Cambridge Analytical Biotechnology
Even though protein based biosensors have been successfully developed, proteins have not evolved with the primary selection goal of desired analyte specificity coupled with a transducer mechanism suitable for biosensor integration. Similarly, the hunt for naturally occurring bioelectronic components does not reveal structures optimised for assembly and deployment in circuitry. A powerful tool currently being used to expand the family of biomaterials is protein engineering.
The vision converges towards modular molecular-engineering in which integrated signal transduction function and binding site characteristics are engineered in tandem with self assembling nanostructures producing auto-immobilisation and stabilisation of the proteins.
Three prevailing methods in protein engineering exist; rational protein design, directed evolution and de novo design. The first two methods have become some of the most powerful and widely used tools in enzyme biotechnology.
If the protein is to be designed for electrochemical or optical measurements, then understanding the principle of electron transfer (ET) or light harvesting or emission in proteins is important in finding strategies for facilitating communication between proteins and their surrounding environment.
For example, one important factor that influences the electron transfer rate is the distance between the redox site and the electrode. Direct electron transfer between protein and an electrode is controlled mainly by three factors:
• reorganisation energies
• potential differences and orientations of the redox-active sites involved in each oxidation state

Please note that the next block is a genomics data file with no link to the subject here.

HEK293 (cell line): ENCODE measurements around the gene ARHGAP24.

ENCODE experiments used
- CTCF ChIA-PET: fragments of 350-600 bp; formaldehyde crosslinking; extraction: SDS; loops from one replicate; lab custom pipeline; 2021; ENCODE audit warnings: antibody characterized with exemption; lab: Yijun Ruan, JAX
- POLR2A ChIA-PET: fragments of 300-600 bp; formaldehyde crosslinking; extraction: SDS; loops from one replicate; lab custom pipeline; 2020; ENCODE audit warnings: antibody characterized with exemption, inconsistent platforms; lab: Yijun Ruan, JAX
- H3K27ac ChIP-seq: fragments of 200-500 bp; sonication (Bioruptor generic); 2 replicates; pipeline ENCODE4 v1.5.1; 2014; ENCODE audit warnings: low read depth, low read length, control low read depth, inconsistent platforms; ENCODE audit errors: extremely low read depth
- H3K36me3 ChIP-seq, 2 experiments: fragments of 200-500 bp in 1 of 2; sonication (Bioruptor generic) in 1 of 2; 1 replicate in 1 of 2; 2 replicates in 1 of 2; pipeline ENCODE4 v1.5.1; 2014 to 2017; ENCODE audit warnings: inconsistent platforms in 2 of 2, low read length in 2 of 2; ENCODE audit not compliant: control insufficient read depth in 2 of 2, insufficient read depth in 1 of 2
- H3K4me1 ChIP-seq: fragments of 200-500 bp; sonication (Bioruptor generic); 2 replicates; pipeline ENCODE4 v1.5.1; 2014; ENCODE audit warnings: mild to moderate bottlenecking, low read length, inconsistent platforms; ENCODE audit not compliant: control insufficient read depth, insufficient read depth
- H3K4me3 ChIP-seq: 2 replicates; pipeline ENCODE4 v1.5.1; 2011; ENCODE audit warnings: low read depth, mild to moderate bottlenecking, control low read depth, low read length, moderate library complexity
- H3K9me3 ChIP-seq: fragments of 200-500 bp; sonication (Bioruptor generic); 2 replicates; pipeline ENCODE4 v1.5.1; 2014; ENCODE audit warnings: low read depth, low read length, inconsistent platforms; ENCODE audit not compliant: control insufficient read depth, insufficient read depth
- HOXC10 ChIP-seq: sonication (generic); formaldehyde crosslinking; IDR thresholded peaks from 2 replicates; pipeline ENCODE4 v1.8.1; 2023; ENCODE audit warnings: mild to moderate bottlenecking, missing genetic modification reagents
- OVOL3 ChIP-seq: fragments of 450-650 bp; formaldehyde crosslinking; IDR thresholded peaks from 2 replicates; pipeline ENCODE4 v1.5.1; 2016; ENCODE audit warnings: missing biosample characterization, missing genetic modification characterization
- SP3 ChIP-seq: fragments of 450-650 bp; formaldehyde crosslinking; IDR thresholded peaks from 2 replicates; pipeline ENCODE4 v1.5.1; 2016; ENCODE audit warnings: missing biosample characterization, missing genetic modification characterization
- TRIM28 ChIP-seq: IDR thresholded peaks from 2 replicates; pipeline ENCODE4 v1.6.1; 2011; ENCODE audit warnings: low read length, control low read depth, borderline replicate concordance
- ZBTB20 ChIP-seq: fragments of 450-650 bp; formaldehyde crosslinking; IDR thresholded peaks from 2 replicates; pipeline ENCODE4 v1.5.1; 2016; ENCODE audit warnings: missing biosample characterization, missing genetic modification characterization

• distances between redox-active sites and charge transfer agent/mediator.
In proteins, the electron transfer rates drop by 104 when the distance between an electron donor and acceptor is increased from 8 to 17Å. Analogies can be gained from examination of an optical Förster Resonance Energy Transfer system where distance between acceptor and donor determine the fluorescence coupling efficiency. Consideration and understanding of these processes provides the knowledge to photon activated electron transfer; showing dual protein transduction coupling; having enhanced fluorescence etc.
Furthermore, one of the main problems of many biosensors and bioelectronic components is that they lack intrinsic stability. In some notable cases this has not been a drawback, allowing for example, the successful commercialization of glucose biosensors world-wide. However, the majority of enzymes and proteins, with useful functionality, are labile and require stabilisation to produce viable devices. A major breakthrough is the design of self-assembling protein structures to improve stability and offer new nanostructured materials